(Resource News International) — Oats futures at the Chicago Board of Trade (CBOT) have climbed sharply higher over the past week due to the weather concerns in Western Canada.
The excessive moisture will likely leave a large percentage of the crop unseeded, with yield concerns possible for already planted fields.
The weather “is definitely translating into higher values,” said Ryan McKnight, an oats merchant with Linear Grain at Carman, Man., adding that fund short-covering contributed to the advances in the CBOT futures.
Prices are also up on the cash side, said McKnight. His company was currently bidding C$2.20 per bushel for oats, up from $1.85 per bushel a little over a week ago.
Industry estimates were currently forecasting that Canadian oats production could be down by 25 per cent on the year, which would lead to a significant tightening of supplies by the end of the 2010-11 crop year, he said.
However, “nobody really knows what the extent of the unseeded acres will be,” McKnight said, adding that “it’s hard to see where this will all go.”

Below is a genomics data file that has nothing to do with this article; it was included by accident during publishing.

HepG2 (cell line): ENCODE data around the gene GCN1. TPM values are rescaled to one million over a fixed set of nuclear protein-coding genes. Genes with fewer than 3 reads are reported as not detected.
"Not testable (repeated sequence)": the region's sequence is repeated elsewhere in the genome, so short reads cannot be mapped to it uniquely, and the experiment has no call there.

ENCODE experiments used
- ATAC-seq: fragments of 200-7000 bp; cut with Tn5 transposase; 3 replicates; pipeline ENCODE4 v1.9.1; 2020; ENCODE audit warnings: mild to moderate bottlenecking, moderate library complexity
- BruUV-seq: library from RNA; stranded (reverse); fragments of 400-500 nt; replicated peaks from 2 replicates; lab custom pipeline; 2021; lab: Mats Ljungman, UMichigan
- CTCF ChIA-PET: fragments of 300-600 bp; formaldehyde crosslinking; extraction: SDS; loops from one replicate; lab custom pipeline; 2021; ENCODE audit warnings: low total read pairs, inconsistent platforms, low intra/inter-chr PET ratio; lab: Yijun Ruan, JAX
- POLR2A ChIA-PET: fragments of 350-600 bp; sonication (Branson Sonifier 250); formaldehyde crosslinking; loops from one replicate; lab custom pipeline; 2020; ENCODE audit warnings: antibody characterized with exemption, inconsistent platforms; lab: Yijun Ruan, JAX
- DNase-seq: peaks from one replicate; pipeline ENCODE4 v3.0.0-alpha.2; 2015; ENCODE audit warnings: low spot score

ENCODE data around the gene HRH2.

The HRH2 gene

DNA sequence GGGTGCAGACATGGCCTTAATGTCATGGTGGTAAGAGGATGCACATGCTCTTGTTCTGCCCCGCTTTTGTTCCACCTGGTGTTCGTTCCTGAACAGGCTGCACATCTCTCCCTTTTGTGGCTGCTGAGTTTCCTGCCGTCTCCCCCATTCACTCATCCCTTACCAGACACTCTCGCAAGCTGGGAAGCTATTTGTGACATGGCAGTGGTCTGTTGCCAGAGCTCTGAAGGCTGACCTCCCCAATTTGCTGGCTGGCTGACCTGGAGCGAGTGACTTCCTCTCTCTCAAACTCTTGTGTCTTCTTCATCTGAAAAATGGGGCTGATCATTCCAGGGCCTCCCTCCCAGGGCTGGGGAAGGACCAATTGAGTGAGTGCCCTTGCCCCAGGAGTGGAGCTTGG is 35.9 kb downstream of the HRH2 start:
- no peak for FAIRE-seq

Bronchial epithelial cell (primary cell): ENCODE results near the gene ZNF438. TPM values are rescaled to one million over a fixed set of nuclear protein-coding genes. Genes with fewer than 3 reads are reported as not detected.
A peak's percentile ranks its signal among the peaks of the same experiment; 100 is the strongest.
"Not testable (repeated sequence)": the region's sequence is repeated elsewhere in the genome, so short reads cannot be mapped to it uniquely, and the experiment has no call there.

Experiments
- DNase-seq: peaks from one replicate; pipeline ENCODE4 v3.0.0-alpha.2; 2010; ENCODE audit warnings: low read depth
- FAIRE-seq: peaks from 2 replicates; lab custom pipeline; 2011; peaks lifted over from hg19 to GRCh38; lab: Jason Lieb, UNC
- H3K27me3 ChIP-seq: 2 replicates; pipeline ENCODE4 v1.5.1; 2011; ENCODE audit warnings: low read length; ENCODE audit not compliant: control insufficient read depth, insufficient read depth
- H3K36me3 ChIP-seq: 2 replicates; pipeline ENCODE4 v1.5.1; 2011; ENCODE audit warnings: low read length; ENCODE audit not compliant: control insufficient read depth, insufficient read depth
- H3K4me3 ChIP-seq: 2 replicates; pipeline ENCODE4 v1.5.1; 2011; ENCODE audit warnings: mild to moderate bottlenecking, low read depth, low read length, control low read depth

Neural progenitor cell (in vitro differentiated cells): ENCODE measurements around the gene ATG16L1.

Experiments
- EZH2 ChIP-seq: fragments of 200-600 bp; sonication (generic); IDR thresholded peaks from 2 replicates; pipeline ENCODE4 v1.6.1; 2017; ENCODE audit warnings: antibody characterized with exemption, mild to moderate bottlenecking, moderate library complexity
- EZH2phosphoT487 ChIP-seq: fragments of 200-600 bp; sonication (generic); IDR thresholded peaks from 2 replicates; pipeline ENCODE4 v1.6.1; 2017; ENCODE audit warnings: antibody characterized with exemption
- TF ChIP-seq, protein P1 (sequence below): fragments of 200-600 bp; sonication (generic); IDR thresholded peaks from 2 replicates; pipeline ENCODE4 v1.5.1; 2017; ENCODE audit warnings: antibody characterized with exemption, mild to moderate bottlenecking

It’s also uncertain how many late-seeded acres originally destined for other crops may end up being planted to oats, he said. However, those oats run the risk of being lower quality.
For those producers with oats in the ground, “if they are confident in their crop, they should consider selling some stuff, because the markets tend to overreact,” McKnight said, noting it might be a good time to get some new-crop pricing locked in before the eventual correction lower.
While production will likely be down from the 2.8 million tonnes grown in 2009-10, due to the unplanted fields and flooding on lower spots, McKnight said “the stuff that isn’t drowned out is doing OK.”
The actual quality of the oats that have made it through the wet spring will be dependent on conditions over the summer and at harvest time, he said.